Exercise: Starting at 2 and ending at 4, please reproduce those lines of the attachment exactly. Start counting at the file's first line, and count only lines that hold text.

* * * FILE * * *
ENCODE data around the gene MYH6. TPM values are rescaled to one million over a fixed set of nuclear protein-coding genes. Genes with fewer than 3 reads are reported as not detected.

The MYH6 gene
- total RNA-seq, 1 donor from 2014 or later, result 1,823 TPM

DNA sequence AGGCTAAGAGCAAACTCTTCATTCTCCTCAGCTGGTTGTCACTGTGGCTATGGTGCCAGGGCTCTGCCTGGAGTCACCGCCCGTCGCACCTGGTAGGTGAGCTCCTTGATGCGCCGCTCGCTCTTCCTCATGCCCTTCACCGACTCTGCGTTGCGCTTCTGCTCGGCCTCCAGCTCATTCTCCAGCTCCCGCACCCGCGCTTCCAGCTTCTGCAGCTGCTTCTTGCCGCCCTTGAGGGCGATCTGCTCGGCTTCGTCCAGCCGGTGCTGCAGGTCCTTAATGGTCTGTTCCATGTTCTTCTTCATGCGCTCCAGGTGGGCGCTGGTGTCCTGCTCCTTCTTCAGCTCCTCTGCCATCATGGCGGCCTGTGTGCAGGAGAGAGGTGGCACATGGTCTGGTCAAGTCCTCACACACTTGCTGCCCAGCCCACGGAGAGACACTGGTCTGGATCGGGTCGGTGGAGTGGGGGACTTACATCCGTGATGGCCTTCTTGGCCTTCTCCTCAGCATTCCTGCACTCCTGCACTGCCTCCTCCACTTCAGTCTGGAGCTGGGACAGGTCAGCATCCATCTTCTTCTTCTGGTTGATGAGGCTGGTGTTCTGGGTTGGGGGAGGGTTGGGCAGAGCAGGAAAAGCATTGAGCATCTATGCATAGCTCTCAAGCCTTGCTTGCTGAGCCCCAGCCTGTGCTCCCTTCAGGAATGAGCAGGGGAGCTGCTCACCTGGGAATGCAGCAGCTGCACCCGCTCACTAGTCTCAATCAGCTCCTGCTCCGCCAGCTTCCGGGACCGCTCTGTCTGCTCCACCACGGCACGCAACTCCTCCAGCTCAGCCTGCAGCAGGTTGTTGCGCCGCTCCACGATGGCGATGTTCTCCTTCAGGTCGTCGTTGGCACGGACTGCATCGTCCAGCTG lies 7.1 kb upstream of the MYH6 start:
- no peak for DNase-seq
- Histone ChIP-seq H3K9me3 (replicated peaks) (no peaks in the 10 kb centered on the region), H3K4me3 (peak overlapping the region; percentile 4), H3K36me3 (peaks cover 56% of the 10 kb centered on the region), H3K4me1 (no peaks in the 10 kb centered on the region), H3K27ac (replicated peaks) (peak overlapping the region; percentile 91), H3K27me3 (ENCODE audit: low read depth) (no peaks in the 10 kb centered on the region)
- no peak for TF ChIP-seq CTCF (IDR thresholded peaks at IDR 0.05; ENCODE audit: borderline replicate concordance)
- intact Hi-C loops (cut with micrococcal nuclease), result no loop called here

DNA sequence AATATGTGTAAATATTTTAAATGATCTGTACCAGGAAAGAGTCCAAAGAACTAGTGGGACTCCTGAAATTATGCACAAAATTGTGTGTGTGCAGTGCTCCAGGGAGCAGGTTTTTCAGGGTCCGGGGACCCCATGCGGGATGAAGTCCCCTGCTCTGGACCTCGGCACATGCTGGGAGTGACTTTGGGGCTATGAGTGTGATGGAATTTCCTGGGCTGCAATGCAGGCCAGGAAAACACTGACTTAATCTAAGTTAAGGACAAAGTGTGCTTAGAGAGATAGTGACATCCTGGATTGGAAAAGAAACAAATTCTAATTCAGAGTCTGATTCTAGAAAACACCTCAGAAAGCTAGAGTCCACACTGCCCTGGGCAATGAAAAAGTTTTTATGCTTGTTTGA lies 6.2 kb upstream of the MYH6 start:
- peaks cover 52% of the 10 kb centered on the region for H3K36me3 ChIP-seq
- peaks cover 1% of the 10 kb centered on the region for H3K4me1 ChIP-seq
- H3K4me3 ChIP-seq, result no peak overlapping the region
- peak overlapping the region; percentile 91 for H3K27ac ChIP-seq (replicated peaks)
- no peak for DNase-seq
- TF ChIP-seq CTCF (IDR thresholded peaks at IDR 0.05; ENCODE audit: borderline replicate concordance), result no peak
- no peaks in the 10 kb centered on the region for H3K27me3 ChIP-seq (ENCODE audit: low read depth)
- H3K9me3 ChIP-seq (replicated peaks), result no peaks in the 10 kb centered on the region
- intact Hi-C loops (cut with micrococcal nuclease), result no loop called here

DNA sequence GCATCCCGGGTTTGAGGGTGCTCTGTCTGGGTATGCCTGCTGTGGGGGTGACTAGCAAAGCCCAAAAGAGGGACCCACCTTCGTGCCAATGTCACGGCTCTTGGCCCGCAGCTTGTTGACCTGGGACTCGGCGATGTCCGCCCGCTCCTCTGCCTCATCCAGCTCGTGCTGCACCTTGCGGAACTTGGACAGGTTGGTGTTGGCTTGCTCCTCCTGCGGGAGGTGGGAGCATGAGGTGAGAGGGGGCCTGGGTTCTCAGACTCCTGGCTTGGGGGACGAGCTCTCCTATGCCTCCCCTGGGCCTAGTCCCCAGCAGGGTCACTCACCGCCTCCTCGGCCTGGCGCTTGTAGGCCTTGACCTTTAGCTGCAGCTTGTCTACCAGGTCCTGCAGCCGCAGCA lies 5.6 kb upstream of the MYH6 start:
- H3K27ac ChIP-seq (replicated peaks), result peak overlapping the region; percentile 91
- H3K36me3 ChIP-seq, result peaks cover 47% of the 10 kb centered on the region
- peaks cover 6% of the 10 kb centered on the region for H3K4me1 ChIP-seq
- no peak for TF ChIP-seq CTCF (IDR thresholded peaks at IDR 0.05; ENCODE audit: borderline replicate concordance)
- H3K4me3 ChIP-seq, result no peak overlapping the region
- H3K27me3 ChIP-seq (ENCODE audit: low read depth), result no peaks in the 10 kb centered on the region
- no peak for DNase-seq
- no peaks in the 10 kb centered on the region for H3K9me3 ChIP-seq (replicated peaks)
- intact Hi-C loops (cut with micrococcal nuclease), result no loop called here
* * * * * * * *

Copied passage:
The MYH6 gene
- total RNA-seq, 1 donor from 2014 or later, result 1,823 TPM

DNA sequence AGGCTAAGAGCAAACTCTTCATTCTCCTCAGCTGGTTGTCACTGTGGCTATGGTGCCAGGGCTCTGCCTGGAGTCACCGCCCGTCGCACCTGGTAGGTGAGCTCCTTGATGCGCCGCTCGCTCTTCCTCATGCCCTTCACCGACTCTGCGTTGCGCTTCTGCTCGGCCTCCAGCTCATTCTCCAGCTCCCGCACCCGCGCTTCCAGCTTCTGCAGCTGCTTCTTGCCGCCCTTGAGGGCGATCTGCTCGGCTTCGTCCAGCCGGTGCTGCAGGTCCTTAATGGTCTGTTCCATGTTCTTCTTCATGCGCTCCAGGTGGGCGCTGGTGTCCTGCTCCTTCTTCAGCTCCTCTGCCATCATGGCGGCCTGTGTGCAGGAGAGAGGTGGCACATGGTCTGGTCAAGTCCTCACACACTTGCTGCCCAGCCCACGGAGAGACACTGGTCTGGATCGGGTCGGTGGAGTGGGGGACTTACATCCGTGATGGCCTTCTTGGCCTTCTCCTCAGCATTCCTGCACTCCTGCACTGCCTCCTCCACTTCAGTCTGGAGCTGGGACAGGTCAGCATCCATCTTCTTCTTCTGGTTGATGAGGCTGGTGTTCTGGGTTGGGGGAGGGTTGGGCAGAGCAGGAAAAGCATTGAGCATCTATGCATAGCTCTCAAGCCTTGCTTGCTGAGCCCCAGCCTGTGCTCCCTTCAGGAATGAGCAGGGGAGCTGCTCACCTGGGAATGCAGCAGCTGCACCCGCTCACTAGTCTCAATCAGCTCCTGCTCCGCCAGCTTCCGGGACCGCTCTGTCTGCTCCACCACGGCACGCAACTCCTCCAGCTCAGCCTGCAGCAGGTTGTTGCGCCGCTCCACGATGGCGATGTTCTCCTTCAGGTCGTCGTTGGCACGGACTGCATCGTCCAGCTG lies 7.1 kb upstream of the MYH6 start: